A new ferry connecting Orlivka (located about a 45-minute drive west of Izmail) to Isaccea in Romania was launched in August 2020 and is a promising start for closer integration. However, the journey still takes about two hours. In the other direction, residents of Izmail have to spend almost 17 hours on a train to reach Kiev via a single rail connection.
Whereas before 2014 Crimea had a predominantly ethnic Russian population with Ukrainian and Crimean Tatar minorities, today’s Bessarabia is much more of a patchwork of different ethnic groups. Nevertheless, it should be noted that the region does not have a Ukrainian ethnic majority. Officially, ethnic Ukrainians make up around 40 percent of Bessarabia’s population, with ethnic Russians (20 percent), Bulgarians (20 percent), Moldovans (13 percent) and a number of smaller ethnic groups . Many of these communities form majorities in culturally distinct villages that dot the region.
One of the factors uniting the different communities of Bessarabia is a historical link with the Russian imperial conquests of the late 18th and early 19th centuries. Russian remains the lingua franca of daily life throughout the region. It is common to come across banned Russian TV channels broadcast in homes and cafes, often from signals not only from Transnistria but also from Romania and Moldova. At the same time, Ukrainian-language media lack both infrastructure and audience.
While special attention has been paid to managing the impact of Russia’s intervention in Crimea and eastern Ukraine, many of the same latent vulnerabilities remain unanswered in Bessarabia. The international community has been firmly engaged in efforts to support communities in eastern Ukraine living close to the contact line, while many stakeholder groups are also working to resolve the related issues. to the ongoing Russian occupation of Crimea and eastern Ukraine. Similar initiatives are needed with regard to Bessarabia.
An effort should be made to conduct comprehensive social and political research throughout Bessarabia to identify potential weaknesses that could be exploited by the Kremlin. Much more needs to be done to increase connectivity between the region and the rest of Ukraine. This should include targeted investments in a major infrastructure upgrade, as well as efforts to promote tourism and attract more Ukrainian visitors to Bessarabia. The current investment projects announced by the government within the framework of the âBig Constructionâ program concern only a few schools, stadiums and a swimming pool.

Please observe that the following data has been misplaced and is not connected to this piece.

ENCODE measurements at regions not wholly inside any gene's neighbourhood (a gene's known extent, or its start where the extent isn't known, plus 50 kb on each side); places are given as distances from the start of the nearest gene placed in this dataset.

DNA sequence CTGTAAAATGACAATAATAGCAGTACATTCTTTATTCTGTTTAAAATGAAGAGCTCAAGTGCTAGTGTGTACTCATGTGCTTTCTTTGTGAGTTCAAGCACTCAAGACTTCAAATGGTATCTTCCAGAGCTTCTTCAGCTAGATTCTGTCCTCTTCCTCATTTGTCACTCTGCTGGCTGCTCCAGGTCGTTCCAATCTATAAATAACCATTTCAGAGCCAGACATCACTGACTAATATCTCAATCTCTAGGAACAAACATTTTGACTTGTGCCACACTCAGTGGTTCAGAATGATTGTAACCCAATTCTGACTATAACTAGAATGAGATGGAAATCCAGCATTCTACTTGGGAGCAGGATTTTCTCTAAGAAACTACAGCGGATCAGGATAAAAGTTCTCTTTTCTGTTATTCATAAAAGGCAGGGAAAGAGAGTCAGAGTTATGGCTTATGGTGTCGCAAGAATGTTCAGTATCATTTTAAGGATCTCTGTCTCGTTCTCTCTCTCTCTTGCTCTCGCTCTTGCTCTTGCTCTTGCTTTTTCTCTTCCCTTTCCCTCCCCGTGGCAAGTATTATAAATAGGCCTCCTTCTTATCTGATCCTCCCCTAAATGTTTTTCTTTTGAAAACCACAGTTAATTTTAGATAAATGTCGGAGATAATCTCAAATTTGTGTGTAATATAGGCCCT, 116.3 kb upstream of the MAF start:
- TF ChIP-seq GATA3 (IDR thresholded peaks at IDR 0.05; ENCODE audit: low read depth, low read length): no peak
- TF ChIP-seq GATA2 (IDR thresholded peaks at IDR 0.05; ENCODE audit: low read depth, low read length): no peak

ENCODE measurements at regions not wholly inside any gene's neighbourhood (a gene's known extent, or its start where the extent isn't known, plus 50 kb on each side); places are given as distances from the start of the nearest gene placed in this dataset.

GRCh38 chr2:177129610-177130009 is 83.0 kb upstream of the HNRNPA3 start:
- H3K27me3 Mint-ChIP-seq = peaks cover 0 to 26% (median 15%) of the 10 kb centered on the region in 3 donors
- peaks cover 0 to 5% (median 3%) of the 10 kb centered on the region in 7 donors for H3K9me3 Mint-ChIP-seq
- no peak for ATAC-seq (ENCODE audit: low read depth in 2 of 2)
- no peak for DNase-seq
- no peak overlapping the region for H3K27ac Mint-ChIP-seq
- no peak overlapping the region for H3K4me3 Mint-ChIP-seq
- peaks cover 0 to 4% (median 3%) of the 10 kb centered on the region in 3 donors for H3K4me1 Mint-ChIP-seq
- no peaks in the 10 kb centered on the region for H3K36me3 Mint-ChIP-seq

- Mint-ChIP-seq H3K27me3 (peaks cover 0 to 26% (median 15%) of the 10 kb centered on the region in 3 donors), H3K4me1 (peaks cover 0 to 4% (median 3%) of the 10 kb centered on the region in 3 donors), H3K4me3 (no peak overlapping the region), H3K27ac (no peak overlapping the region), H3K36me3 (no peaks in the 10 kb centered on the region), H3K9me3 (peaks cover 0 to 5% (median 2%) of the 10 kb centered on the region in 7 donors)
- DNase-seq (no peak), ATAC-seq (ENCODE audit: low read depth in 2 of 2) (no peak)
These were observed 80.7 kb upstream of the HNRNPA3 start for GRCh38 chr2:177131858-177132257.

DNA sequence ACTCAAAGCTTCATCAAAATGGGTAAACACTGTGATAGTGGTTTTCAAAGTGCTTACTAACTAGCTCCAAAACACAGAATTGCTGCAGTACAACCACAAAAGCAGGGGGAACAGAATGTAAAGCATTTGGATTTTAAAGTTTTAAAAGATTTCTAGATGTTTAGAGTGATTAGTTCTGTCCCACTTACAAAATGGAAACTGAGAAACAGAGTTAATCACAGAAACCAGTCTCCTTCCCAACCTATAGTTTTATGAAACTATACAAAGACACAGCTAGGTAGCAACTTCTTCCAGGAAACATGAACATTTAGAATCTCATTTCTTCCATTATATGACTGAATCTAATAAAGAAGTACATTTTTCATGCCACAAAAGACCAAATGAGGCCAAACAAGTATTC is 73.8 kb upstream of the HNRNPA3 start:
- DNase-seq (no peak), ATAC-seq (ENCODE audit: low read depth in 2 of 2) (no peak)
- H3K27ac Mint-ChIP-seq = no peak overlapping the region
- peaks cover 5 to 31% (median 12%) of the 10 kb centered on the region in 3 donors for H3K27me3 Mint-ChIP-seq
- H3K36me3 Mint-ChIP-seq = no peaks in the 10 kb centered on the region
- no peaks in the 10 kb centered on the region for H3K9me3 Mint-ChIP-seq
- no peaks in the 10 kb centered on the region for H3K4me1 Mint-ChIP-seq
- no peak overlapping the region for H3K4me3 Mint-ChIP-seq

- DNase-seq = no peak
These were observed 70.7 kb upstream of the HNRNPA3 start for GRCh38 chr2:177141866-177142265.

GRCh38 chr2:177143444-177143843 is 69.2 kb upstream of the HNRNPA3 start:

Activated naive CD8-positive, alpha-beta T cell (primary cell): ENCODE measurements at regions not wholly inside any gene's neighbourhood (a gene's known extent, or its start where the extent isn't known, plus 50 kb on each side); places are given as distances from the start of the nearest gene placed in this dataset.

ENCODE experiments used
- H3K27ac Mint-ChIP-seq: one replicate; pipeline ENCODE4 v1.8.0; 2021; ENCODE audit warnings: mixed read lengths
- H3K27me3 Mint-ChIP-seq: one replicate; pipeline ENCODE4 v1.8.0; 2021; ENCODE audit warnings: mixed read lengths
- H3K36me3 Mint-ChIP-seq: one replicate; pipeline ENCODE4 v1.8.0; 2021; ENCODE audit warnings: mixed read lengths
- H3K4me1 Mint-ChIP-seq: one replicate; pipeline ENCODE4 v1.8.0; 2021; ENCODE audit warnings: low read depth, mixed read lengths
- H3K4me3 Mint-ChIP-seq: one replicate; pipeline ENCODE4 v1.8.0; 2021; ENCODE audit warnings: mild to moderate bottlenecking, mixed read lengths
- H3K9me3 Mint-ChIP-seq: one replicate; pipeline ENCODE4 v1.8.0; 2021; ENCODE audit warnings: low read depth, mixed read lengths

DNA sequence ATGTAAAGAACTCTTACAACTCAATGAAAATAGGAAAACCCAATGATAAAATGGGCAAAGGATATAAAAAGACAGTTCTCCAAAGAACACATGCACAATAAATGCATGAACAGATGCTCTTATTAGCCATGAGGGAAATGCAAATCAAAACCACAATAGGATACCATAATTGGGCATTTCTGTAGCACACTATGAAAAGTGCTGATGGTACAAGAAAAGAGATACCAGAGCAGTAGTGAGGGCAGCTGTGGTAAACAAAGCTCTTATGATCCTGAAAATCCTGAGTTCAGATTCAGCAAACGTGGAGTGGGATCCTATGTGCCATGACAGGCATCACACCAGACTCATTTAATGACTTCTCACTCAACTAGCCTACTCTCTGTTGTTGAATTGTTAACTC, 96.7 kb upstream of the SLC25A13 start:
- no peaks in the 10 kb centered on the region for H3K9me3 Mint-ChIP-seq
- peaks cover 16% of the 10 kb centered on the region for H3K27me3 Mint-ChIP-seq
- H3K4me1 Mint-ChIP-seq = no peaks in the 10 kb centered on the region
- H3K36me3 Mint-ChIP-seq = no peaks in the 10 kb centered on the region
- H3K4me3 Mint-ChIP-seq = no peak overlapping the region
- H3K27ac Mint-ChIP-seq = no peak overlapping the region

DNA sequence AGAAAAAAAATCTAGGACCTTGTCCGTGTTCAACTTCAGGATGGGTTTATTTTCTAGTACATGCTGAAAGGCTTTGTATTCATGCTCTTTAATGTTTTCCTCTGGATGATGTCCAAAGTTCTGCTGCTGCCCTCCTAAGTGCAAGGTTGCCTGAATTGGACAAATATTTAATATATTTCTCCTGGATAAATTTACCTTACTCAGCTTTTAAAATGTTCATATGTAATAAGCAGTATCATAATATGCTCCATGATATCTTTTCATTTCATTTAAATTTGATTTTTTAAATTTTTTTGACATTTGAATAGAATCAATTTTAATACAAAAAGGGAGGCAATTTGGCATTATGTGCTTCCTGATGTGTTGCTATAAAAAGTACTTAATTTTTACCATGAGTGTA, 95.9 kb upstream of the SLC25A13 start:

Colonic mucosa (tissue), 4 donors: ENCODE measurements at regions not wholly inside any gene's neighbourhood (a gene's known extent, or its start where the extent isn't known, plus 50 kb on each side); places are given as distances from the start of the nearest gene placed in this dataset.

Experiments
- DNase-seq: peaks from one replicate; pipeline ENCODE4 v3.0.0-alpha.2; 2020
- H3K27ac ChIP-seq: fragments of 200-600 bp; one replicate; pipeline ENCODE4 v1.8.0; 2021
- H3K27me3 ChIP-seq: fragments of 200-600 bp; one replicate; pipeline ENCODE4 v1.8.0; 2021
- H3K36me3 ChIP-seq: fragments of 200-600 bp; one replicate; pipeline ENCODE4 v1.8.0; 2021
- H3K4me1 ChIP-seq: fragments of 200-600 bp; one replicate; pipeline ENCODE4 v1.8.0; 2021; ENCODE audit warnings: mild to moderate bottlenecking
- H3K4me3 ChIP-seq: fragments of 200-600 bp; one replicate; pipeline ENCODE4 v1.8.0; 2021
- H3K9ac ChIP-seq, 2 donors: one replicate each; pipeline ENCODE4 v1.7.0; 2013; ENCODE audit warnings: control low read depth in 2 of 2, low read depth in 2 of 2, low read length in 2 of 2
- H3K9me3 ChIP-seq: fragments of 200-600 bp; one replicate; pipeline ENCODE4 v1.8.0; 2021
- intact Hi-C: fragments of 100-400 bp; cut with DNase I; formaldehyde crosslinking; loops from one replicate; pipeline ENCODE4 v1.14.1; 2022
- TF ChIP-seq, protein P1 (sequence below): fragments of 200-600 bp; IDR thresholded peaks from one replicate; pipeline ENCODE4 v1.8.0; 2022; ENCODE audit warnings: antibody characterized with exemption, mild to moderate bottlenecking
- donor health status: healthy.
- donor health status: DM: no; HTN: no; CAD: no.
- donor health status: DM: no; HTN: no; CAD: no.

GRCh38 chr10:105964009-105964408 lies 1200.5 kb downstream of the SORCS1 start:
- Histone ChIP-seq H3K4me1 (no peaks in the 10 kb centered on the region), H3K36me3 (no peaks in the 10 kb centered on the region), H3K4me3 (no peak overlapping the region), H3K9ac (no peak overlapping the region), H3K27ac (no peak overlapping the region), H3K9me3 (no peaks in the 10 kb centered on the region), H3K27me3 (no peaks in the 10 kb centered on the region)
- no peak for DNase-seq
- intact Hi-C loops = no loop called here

Ukrainian President Volodymyr Zelenskyy’s recent visit to the tiny but strategically located Snake Island (Zmiyiniy Ostriv) in the Black Sea off the coast of Bessarabia was a positive signal that the Kiev authorities recognize the need to pay more attention to the security of the region as a whole. While on Snake Island, Zelenskyy observed military exercises designed to repel an attempt by the Kremlin to capture the island. With the undeclared war between Russia and Ukraine now in its eighth year, few would be ready to rule out entirely the possibility of such an attack. Indeed, with Putin apparently determined to continue his efforts to destabilize Ukraine from within, Bessarabia represents a potentially attractive target.
Previous attempts to stir pro-Kremlin separatism in the region fell flat in 2015, but there is no room for complacency. Instead, the international community should consider identifying Bessarabia as a priority security issue and start offering more assistance to Ukraine as the country seeks to prevent the region from becoming a new front in the conflict. hybrid war underway in Russia.
Michael Druckman is Resident Program Director for Ukraine at the International Republican Institute.
The opinions expressed in UkraineAlert are solely those of the authors and do not necessarily reflect the views of the Atlantic Council, its staff or its supporters.
The Eurasia Center mission is to strengthen transatlantic cooperation by promoting stability, democratic values ââand prosperity in Eurasia, from Eastern Europe and Turkey in the West to the Caucasus, Russia and Central Asia to ballast.